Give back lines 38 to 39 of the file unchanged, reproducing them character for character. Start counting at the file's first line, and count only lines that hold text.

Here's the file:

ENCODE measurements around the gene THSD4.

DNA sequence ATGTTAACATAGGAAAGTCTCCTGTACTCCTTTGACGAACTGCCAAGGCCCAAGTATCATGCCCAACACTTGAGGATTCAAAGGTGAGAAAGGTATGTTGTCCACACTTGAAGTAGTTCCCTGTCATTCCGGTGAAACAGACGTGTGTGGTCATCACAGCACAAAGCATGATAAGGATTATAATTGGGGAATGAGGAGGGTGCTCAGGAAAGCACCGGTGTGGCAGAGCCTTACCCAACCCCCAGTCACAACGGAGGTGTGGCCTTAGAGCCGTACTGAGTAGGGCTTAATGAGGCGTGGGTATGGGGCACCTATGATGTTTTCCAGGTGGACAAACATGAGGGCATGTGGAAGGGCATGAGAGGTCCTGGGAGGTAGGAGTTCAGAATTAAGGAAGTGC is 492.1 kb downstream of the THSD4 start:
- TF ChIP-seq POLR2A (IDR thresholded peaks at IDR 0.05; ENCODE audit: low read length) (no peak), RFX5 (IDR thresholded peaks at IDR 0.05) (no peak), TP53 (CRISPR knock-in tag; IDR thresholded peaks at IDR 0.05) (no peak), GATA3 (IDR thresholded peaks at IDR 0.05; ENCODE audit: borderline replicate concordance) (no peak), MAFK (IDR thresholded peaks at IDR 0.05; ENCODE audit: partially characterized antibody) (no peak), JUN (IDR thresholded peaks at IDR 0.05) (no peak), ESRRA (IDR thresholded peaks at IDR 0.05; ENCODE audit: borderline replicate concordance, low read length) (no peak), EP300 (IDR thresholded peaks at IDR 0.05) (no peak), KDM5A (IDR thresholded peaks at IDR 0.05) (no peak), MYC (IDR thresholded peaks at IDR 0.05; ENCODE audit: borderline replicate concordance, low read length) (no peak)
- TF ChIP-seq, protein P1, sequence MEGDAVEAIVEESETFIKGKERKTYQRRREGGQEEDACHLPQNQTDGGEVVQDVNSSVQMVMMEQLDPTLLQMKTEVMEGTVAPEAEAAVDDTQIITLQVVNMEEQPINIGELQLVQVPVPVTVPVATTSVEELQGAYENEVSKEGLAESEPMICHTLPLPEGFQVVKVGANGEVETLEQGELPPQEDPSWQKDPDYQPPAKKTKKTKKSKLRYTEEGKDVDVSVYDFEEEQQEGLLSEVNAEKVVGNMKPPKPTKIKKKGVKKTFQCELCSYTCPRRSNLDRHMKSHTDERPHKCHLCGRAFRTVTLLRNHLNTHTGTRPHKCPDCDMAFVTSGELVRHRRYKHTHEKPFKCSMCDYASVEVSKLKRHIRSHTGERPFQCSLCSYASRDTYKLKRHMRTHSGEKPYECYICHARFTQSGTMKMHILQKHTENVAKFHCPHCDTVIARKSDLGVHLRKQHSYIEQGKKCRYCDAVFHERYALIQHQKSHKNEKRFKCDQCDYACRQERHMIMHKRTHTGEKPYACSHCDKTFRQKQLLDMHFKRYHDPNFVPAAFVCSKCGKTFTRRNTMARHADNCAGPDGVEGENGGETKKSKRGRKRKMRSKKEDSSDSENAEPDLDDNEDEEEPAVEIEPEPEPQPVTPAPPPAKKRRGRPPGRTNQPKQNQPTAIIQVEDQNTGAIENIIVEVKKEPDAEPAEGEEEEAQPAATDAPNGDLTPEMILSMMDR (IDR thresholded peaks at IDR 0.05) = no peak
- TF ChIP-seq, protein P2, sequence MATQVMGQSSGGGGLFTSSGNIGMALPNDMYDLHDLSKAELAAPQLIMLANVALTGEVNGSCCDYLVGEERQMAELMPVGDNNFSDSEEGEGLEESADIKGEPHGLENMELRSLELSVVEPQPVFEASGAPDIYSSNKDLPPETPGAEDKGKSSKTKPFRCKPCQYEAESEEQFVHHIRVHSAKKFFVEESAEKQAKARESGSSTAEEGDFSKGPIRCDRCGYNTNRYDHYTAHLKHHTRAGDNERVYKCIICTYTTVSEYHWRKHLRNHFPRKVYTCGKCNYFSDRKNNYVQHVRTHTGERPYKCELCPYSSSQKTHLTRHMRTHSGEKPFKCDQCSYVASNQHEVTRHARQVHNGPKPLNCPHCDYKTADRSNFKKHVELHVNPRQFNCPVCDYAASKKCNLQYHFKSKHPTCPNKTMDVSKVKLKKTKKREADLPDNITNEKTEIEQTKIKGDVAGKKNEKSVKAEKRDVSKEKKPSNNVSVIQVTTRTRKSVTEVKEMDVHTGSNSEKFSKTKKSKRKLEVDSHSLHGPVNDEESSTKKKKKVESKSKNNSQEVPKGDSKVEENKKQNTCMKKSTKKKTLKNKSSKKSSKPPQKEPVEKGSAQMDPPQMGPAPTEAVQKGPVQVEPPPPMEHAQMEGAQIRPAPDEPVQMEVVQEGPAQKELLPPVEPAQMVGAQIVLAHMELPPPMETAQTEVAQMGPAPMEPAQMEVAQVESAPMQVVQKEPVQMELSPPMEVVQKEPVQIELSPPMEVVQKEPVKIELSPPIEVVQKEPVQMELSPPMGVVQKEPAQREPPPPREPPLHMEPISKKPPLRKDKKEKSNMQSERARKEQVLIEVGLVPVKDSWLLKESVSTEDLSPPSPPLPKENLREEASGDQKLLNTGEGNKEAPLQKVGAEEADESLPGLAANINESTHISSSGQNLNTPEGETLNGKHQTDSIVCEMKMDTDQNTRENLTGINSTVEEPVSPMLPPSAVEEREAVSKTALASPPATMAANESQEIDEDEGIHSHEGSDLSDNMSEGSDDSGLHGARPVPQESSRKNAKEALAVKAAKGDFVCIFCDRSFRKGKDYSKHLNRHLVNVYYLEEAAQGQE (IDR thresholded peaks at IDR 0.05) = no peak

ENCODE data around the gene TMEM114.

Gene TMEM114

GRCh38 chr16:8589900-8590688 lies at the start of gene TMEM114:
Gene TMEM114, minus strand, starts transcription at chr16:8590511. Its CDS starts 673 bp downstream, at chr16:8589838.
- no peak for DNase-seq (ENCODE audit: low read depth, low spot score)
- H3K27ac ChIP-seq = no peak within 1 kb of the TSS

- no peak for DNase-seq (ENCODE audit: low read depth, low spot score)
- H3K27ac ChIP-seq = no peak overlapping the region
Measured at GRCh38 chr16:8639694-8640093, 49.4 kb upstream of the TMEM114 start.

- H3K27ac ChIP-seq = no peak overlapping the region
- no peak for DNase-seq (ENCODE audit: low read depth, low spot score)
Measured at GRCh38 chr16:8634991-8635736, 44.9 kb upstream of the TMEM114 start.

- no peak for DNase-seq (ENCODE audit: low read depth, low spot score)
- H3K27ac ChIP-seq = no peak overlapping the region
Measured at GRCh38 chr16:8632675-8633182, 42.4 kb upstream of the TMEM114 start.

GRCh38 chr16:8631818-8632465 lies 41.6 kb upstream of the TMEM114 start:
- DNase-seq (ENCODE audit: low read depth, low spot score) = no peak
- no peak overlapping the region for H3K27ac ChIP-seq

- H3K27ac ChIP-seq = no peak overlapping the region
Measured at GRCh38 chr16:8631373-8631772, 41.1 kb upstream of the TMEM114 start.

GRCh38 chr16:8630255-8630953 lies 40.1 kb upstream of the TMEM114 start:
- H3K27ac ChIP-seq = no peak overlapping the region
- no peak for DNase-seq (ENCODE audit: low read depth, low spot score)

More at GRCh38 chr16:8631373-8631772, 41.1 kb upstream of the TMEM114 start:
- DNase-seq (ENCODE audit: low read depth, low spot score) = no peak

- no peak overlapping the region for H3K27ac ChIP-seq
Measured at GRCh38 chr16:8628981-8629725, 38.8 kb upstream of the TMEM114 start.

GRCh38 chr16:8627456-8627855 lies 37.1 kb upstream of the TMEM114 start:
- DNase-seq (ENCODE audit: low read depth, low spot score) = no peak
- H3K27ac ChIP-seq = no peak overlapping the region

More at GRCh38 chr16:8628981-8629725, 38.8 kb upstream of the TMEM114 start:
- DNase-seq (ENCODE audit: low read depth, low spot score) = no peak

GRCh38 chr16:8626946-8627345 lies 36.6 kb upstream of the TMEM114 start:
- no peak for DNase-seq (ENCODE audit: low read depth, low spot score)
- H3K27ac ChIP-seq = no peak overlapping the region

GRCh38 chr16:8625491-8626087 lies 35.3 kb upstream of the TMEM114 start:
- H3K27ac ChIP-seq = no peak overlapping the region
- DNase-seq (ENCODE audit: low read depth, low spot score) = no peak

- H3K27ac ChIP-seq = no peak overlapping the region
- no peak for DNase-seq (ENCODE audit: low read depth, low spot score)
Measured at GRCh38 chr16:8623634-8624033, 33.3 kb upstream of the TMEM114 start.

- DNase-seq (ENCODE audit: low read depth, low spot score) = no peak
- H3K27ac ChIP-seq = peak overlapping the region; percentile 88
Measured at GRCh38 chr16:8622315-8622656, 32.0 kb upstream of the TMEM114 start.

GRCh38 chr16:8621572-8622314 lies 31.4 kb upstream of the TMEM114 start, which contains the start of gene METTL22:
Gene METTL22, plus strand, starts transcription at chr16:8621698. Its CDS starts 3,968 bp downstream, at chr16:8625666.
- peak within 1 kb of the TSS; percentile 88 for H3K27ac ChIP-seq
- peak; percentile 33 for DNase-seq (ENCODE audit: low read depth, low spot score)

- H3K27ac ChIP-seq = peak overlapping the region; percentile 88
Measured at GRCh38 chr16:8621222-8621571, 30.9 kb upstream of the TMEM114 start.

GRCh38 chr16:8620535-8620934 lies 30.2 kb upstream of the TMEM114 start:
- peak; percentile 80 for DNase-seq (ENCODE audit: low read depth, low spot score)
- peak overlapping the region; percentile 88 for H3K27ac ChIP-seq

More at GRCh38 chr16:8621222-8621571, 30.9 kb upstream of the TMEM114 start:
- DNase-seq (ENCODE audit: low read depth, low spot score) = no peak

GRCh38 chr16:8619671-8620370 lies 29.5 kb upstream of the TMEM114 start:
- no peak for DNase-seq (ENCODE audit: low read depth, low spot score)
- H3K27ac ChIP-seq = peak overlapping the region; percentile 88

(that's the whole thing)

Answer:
GRCh38 chr16:8626946-8627345 lies 36.6 kb upstream of the TMEM114 start:
- no peak for DNase-seq (ENCODE audit: low read depth, low spot score)